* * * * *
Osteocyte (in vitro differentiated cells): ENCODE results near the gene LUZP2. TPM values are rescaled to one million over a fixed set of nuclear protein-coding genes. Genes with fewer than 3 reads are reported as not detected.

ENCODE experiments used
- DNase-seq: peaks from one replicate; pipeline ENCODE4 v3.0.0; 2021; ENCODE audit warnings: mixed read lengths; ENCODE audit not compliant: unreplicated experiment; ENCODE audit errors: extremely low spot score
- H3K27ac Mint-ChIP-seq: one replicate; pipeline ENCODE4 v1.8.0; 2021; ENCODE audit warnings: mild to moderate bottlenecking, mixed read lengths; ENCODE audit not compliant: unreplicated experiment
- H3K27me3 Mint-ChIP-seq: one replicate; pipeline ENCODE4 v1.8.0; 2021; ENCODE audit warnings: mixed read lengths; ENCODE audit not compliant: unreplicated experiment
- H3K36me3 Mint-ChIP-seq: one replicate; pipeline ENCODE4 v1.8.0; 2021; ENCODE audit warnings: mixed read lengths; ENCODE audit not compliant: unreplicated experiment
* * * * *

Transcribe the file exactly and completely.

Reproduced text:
Osteocyte (in vitro differentiated cells): ENCODE results near the gene LUZP2. TPM values are rescaled to one million over a fixed set of nuclear protein-coding genes. Genes with fewer than 3 reads are reported as not detected.

ENCODE experiments used
- DNase-seq: peaks from one replicate; pipeline ENCODE4 v3.0.0; 2021; ENCODE audit warnings: mixed read lengths; ENCODE audit not compliant: unreplicated experiment; ENCODE audit errors: extremely low spot score
- H3K27ac Mint-ChIP-seq: one replicate; pipeline ENCODE4 v1.8.0; 2021; ENCODE audit warnings: mild to moderate bottlenecking, mixed read lengths; ENCODE audit not compliant: unreplicated experiment
- H3K27me3 Mint-ChIP-seq: one replicate; pipeline ENCODE4 v1.8.0; 2021; ENCODE audit warnings: mixed read lengths; ENCODE audit not compliant: unreplicated experiment
- H3K36me3 Mint-ChIP-seq: one replicate; pipeline ENCODE4 v1.8.0; 2021; ENCODE audit warnings: mixed read lengths; ENCODE audit not compliant: unreplicated experiment